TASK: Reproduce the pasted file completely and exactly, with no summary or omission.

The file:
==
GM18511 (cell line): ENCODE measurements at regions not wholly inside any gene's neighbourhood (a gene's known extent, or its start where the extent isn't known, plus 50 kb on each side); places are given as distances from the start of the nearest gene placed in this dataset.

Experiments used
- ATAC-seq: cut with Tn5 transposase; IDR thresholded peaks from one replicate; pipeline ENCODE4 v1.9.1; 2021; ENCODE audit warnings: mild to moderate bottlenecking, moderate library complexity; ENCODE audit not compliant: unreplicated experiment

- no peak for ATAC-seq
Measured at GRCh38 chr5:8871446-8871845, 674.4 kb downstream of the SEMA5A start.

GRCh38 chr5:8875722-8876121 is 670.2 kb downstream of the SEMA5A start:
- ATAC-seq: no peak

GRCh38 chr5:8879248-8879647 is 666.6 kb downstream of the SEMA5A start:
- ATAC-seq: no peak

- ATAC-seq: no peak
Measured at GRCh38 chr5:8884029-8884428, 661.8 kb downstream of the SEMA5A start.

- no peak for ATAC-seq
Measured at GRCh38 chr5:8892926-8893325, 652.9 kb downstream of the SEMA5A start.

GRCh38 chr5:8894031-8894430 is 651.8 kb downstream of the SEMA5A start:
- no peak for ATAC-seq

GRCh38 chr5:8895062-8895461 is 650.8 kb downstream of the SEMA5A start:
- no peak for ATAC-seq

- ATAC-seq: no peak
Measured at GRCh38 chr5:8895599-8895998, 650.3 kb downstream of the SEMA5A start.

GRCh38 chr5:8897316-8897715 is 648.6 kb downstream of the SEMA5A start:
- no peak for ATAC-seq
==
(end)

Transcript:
GM18511 (cell line): ENCODE measurements at regions not wholly inside any gene's neighbourhood (a gene's known extent, or its start where the extent isn't known, plus 50 kb on each side); places are given as distances from the start of the nearest gene placed in this dataset.

Experiments used
- ATAC-seq: cut with Tn5 transposase; IDR thresholded peaks from one replicate; pipeline ENCODE4 v1.9.1; 2021; ENCODE audit warnings: mild to moderate bottlenecking, moderate library complexity; ENCODE audit not compliant: unreplicated experiment

- no peak for ATAC-seq
Measured at GRCh38 chr5:8871446-8871845, 674.4 kb downstream of the SEMA5A start.

GRCh38 chr5:8875722-8876121 is 670.2 kb downstream of the SEMA5A start:
- ATAC-seq: no peak

GRCh38 chr5:8879248-8879647 is 666.6 kb downstream of the SEMA5A start:
- ATAC-seq: no peak

- ATAC-seq: no peak
Measured at GRCh38 chr5:8884029-8884428, 661.8 kb downstream of the SEMA5A start.

- no peak for ATAC-seq
Measured at GRCh38 chr5:8892926-8893325, 652.9 kb downstream of the SEMA5A start.

GRCh38 chr5:8894031-8894430 is 651.8 kb downstream of the SEMA5A start:
- no peak for ATAC-seq

GRCh38 chr5:8895062-8895461 is 650.8 kb downstream of the SEMA5A start:
- no peak for ATAC-seq

- ATAC-seq: no peak
Measured at GRCh38 chr5:8895599-8895998, 650.3 kb downstream of the SEMA5A start.

GRCh38 chr5:8897316-8897715 is 648.6 kb downstream of the SEMA5A start:
- no peak for ATAC-seq